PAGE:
To make bourbon maple bacon, simply lay out raw bacon on a Silpat mat-lined baking sheet (it’s best to use one with a bit of an edge on it to contain the grease) and drizzle a bit of bourbon maple syrup on each slice. Then bake at 375° for 30 to 40 minutes, or until crispy. Note: it is important to put the bacon into a cold oven and let it rise to temperature with the oven, otherwise it won’t turn out crispy.
Put four pieces of the cooked bacon into the refrigerator to chill. When your soup is ready, crumble a bit of the bacon on the top. This is comfort food at its finest.
Since starting this blog, Rachel and I have gotten more and more texts, tweets, and emails on the lines of, “OMG you need to see/taste [insert bourbon thing]!” (Note: we totally love when this happens.) This time it was Walt “Crimedog” McGough alerting us to the bourbon and bacon cocktail he was about to drink. You might remember Walt from the time he gave us a surprise Blanton’s tasting. He’s back to tell us about The Fig’N Pig. Walt is an amazingly talented playwright. If you’re in the Boston area this weekend, go see his play The Farm, which has been receiving rave reviews.
Last Sunday was a great day. Lovely fall weather, great company, a trip to the South End Arts Fair, and more. I thought things couldn’t get much better, until we decided to stop in at Post 390 and get a drink, and upon looking at the menu I saw this:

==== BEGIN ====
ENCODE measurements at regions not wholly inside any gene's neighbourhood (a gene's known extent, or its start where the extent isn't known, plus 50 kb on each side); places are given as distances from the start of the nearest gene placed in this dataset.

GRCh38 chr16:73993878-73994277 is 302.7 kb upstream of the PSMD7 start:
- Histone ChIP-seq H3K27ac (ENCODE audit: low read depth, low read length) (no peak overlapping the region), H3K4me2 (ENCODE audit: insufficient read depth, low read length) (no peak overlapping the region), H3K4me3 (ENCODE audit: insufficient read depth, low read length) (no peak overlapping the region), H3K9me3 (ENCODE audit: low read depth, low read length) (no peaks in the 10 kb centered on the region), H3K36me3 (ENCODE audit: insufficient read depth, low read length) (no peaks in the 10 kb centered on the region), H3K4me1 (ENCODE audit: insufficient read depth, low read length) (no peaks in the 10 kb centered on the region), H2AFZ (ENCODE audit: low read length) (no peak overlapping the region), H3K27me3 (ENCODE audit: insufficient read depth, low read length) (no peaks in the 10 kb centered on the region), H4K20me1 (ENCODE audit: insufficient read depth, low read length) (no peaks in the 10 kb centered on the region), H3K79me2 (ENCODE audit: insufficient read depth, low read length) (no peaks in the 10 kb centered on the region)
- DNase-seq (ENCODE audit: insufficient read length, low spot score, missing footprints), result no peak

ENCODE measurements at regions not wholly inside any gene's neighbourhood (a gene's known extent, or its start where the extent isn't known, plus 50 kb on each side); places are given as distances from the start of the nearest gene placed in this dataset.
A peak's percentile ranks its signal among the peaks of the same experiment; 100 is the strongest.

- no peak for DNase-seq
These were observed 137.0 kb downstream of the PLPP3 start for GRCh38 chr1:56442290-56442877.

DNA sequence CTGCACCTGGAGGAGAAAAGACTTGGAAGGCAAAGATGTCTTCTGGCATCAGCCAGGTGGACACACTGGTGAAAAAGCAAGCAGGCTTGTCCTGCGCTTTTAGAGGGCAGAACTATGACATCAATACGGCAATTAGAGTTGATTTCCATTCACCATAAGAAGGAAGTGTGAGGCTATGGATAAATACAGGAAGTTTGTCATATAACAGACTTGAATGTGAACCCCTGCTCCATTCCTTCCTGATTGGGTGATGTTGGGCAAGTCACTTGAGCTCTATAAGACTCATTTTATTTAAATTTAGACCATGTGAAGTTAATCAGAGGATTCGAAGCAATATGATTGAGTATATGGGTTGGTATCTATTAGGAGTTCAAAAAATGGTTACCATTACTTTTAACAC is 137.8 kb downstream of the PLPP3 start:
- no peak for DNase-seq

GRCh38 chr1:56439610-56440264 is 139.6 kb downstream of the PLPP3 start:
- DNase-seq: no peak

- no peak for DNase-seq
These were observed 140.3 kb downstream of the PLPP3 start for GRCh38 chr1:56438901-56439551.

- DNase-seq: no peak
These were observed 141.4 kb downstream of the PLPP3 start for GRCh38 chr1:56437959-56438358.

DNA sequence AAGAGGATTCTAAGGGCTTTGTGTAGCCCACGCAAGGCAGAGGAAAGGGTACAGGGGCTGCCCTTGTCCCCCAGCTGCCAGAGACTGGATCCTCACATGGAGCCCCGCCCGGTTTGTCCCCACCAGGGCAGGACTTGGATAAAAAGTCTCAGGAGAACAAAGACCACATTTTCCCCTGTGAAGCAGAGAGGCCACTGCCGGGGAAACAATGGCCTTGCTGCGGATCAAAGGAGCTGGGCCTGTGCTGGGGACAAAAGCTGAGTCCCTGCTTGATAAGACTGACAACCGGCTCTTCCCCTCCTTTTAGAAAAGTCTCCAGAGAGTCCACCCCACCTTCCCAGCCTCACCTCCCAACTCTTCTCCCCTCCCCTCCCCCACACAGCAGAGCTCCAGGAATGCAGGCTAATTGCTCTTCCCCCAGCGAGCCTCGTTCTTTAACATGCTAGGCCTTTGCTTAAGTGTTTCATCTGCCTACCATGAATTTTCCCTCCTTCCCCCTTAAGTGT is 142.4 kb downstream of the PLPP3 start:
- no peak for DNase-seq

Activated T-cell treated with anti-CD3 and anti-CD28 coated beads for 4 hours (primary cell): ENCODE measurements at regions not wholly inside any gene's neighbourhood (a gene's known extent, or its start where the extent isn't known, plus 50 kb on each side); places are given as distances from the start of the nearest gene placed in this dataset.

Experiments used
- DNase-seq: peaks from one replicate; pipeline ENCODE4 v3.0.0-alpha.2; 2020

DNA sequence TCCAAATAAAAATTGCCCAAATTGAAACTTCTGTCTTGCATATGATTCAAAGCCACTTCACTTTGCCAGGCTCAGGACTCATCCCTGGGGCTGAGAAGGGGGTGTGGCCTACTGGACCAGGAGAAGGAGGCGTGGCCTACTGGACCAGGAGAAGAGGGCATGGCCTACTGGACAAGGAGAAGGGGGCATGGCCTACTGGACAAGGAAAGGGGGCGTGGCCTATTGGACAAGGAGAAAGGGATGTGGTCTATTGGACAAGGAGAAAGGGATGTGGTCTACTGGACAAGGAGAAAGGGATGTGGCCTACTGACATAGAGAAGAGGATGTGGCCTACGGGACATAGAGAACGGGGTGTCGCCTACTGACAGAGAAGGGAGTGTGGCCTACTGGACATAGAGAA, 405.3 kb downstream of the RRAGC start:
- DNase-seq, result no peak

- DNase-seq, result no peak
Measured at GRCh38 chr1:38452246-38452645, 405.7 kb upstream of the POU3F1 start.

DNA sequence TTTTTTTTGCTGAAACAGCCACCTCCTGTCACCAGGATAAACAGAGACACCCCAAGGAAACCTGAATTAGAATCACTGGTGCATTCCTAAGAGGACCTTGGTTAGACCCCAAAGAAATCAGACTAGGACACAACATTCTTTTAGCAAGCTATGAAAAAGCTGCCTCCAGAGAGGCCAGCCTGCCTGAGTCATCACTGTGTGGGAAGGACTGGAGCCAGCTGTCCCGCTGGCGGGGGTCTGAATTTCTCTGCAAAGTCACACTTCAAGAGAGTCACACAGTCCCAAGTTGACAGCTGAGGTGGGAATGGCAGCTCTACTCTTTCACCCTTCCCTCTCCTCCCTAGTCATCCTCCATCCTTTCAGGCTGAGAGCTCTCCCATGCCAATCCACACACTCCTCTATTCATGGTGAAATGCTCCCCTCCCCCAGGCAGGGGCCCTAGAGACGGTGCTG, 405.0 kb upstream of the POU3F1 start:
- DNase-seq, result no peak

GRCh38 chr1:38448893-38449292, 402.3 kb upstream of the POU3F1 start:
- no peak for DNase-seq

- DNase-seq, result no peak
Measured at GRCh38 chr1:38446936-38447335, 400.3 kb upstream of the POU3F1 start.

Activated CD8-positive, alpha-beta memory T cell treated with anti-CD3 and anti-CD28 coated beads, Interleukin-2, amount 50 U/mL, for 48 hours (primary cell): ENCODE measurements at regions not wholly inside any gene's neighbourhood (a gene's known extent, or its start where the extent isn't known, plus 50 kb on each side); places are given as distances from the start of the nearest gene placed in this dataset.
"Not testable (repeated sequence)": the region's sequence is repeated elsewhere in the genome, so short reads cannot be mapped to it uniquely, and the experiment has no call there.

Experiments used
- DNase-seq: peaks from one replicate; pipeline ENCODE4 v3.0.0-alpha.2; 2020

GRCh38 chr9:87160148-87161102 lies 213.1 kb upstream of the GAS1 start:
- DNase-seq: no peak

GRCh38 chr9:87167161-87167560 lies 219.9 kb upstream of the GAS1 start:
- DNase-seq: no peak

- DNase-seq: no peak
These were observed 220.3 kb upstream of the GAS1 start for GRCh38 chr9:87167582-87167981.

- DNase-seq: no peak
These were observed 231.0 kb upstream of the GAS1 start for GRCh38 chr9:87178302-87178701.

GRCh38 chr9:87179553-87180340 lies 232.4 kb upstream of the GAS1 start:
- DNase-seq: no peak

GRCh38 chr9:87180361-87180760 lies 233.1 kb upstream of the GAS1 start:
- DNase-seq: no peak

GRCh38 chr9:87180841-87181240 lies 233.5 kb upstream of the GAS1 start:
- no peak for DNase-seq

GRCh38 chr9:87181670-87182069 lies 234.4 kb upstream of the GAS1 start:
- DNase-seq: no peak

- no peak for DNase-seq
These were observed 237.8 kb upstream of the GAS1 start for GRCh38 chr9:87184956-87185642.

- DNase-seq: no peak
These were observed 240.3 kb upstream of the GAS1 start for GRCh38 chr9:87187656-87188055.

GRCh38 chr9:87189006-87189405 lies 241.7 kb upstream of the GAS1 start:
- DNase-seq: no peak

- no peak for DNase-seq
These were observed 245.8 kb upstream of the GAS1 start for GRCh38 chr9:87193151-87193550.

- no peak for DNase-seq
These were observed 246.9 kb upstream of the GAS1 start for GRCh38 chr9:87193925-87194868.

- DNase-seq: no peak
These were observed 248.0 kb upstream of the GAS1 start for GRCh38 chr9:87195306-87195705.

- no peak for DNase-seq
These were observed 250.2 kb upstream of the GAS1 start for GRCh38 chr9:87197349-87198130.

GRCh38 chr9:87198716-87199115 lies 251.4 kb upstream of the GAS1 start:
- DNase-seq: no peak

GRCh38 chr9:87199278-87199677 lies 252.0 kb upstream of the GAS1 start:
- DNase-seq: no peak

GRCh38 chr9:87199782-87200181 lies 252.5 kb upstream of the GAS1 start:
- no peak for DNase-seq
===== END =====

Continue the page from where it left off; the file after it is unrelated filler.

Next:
Needless to say, it was ordered immediately. When “bacon” and “bourbon” are used in the same sentence, there’s really not much discussion to be had. Had I had my wits about me, I would’ve asked the bartender what exactly “House Smoked Bourbon” entailed (or at least what brand they started with), but I was a bit overwhelmed by the prospect of my future beverage. Luckily, in no time at all it was there:
This drink was pretty fascinating, overall. The aroma really does have a heavy bacon presence: It’s salty, it’s warm, and it’s inviting. The first sip, on the other hand, is all about the sweet: the fig and orange mix together to give you something akin to an old-fashioned. It’s good, but it had me thinking I’d been had a little bit. “Where’s the bacon?” my mind shouted. “I was told there’d be bacon.”
And then the aftertaste hit. And hoo boy, was there bacon. After that initial sweet taste, a satisfying, smoky, bacony goodness cuts through, and leaves you with just the right hint of deliciousness. Without the initial sweetness, it’d be completely overpowering, but as it is it’s more of an afterthought that leaves you feeling good.
The last thing to notice: this drink is smooth. There’s no fire or burn to speak of (only smoke). I’m sure that has a lot to do with the mountain of crushed ice that it’s served with, but I also think the citrus and simple syrup go a long way to neutralize it.
In all, the Fig’n Pig is a very satisfying cocktail that probably works better as a one-off than a staple. It’s probably not something that I’ll be trying to replicate at home, nor will it enter into my rotation, but it is absolutely recommended, and not just for the novelty factor. It made for a sweet, smoky capstone to an already great afternoon, and there’s not much higher of a recommendation that I can give.